One conflict centered on whether the government would support Catholic schools and what Bible – the King James Version (Protestant) or the Douay Version (Catholic) would be used in religion classes. The Protestants decided that they would rather have no religion in the public schools if that meant that Catholicism was included. So, during the 19th Century Catholics led by Archbishop John Hughes established a network of schools.
Hughes, knicknamed “Dagger John,” decided to settle scores with the Protestant bullies by dishing out some comeuppance. At St. Patrick’s Cathedral the bishop pugnaciously delivered in November 1850 a sermon on “The decline of Protestantism and its causes.” He foresaw the triumph of Rome over the Protestant nations everywhere, including the United States. He declared the mission of Catholic church in America was to “convert the Legislatures, the Senate, the Cabinet, the President, and all!" Later, in 1864, Pope Pius IX issued a “Syllabus of Errors” that added fuel to the fire by denouncing the separation of church and state and freedom of conscience.
In fact the Catholic hierarchy in Rome was so rigidly anti-modern that it was out of touch with conditions in America. The leaders of one Catholic order of priests commanded that Italian Catholic school kids should be insulated from Protestant contamination by Italian-language only schools. The priest ignored his headquarters, and the schools taught their lessons in English. Hughes himself said he was committed to tolerance and democracy. He joined forces with Protestants in trying to curb alcoholism with a Catholic abstinence society and employed similar methods as the Protestants to help the poor. Long after his death, Catholics from Old St. Patrick’s Church established a Catholic Bowery Mission that for a short time paralleled the Protestant one.
Catholics in Brooklyn eventually had their own bishop who was less pugnacious than Hughes. For whatever reason there seems to have been fewer conflicts between Protestants and Catholics in Brooklyn. The great evangelical enterprises in Brooklyn did not usually feature anti-Catholic attacks. The evangelist Moody perhaps surprised a few people with his willingness to work with Catholics. He monetarily supported the building of St. Patrick's Roman Catholic Church near his training center in Massachusetts and met with Archbishop Corrigan of New York to give a conciliatory message. Moody said that he “wanted to see New York shaken for Christ and wouldn't it be a great thing if all the churches swung into a simultaneous effort …” He told critics, “I hope to see the day when all bickering, division and party feeling will cease, and Roman Catholics will see eye to eye with Protestants in this work.”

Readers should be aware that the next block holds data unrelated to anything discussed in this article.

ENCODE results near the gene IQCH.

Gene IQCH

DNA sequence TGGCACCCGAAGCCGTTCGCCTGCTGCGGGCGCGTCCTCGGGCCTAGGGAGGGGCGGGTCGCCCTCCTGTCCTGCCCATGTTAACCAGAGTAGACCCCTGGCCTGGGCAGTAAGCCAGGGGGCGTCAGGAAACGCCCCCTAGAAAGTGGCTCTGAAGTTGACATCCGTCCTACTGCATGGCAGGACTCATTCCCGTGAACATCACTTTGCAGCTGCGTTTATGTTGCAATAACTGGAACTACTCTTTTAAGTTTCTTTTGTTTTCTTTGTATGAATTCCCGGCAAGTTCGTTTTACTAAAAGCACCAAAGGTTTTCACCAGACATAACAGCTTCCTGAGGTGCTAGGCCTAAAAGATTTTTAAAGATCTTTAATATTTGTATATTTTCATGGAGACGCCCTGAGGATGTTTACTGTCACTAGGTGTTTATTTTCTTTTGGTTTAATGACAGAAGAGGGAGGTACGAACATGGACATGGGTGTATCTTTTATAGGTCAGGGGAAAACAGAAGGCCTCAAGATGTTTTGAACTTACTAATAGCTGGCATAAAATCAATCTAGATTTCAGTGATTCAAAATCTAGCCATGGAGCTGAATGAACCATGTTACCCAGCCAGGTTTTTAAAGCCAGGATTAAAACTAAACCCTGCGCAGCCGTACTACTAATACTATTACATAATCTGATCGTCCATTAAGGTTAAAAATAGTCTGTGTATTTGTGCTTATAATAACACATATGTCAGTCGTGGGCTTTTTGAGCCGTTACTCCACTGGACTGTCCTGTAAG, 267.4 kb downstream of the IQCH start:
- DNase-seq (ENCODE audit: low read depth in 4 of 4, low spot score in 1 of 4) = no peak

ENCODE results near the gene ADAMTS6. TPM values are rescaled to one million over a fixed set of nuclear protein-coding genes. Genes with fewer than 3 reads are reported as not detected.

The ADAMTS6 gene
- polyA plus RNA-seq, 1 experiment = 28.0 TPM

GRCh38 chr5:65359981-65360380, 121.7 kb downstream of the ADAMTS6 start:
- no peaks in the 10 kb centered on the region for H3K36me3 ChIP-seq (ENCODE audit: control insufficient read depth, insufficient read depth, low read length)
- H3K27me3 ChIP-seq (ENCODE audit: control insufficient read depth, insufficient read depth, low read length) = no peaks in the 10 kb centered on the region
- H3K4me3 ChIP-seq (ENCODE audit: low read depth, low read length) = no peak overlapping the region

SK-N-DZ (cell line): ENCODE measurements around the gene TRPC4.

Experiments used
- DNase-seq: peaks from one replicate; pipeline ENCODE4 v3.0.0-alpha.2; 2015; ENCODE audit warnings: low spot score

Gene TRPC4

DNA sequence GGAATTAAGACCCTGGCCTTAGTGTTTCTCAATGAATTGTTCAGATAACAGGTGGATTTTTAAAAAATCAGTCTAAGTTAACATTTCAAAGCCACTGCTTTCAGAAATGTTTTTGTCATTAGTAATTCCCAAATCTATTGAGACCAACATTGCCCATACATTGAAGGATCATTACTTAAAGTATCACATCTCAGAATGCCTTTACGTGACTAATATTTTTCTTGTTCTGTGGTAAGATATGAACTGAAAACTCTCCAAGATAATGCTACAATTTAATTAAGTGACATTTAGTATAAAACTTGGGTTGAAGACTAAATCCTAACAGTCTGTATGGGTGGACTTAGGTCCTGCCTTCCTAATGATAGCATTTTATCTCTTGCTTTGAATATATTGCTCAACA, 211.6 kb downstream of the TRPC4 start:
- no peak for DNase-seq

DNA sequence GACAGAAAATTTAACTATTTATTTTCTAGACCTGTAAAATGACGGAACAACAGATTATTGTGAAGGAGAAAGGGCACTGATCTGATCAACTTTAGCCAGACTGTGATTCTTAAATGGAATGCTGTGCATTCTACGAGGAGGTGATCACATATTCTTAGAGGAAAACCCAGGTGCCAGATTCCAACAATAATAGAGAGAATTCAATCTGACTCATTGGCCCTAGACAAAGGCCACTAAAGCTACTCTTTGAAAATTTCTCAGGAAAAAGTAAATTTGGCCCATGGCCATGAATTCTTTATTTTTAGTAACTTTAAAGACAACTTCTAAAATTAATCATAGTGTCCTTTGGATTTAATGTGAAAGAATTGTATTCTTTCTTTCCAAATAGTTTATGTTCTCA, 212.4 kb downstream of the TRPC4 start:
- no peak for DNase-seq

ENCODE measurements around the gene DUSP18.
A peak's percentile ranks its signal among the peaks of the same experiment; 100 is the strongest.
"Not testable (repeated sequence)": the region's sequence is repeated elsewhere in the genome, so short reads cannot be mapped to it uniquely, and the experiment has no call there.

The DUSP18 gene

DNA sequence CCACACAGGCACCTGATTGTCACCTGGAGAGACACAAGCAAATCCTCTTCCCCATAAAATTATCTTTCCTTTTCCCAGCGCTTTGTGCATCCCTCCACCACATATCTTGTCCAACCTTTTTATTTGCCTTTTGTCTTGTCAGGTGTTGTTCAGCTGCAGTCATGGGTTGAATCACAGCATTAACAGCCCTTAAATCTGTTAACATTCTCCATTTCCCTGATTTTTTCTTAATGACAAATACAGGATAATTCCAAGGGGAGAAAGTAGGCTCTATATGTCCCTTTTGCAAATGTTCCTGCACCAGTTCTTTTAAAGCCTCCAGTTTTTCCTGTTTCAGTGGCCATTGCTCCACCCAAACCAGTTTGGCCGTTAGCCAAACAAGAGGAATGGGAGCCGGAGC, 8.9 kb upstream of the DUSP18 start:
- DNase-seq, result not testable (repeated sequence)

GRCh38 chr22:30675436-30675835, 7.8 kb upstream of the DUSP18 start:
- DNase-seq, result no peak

Late in life in 1899, Ira D. Sankey recorded his favorite hymn, "The Ninety and Nine," on a wax cylinder, source is Library of Congress:
The famed evangelist Moody died in 1899, but his legacy continued in the churches of Brooklyn. On May 13, 1896, the Brooklyn Daily Eagle noted that a close associate of Moody was the lead speaker at local conference with a morning prayer service lead by Hannah G. Williams, a woman lay leader from the New England Congregational Church in Williamsburg. In 1908 the Dwight Moody’s son lead the funeral by his father song leader Ira Sankey, who had made popular such songs as “Onward Christian Soldiers.” Sankey lived for twenty years on Oxford Street near today’s Barclays Center. There were many Williamsburg representatives at the funeral because they also attended the funeral of Williamsburg notable and Presbyterian elder General J. V. Meserole in the same church, Lafayette Presbyterian Church.
Undoubtedly, the evangelicals of Williamsburg and Greenpoint entered the Twentieth Century confident that they could make a difference in the greater New York City which had consolidated into one city in 1897. Brooklyn had become the Protestant center of gravity in the city and crafted an identity as the “city of homes and churches” for the middle classes. The sculptor of the moment was John Rogers whose popular reproductions of his “Coming to the Parson” sat on many a Brooklyner’s mantel, sometimes alongside a Currier and Ives print of going to church. About 60% of the Brooklyners identified themselves as Protestant while only 47% of Manhattanites did. Though looked down upon as unfashionable, the strength of the people living in the brownstones and sitting in the pews was formidable. Harriet Beecher Stowe capture this unshowy strength in her 1875 book about New Yorkers, We and our neighbors; or the record of an unfashionable street.
After kicking off a prophecy movement, Brooklyn evangelicals also started to view Jews as allies. The re-establishment of Israel started to become an issue for evangelicals, a trend of opinion that paralleled the rise of Zionism. One outcome was the establishment of the Williamsburg Mission to the Jews in 1897 that eventually became the national organization Chosen People Ministries. The city was merging into a thick stew that mixed shared religious interests, commerce and political expediencies.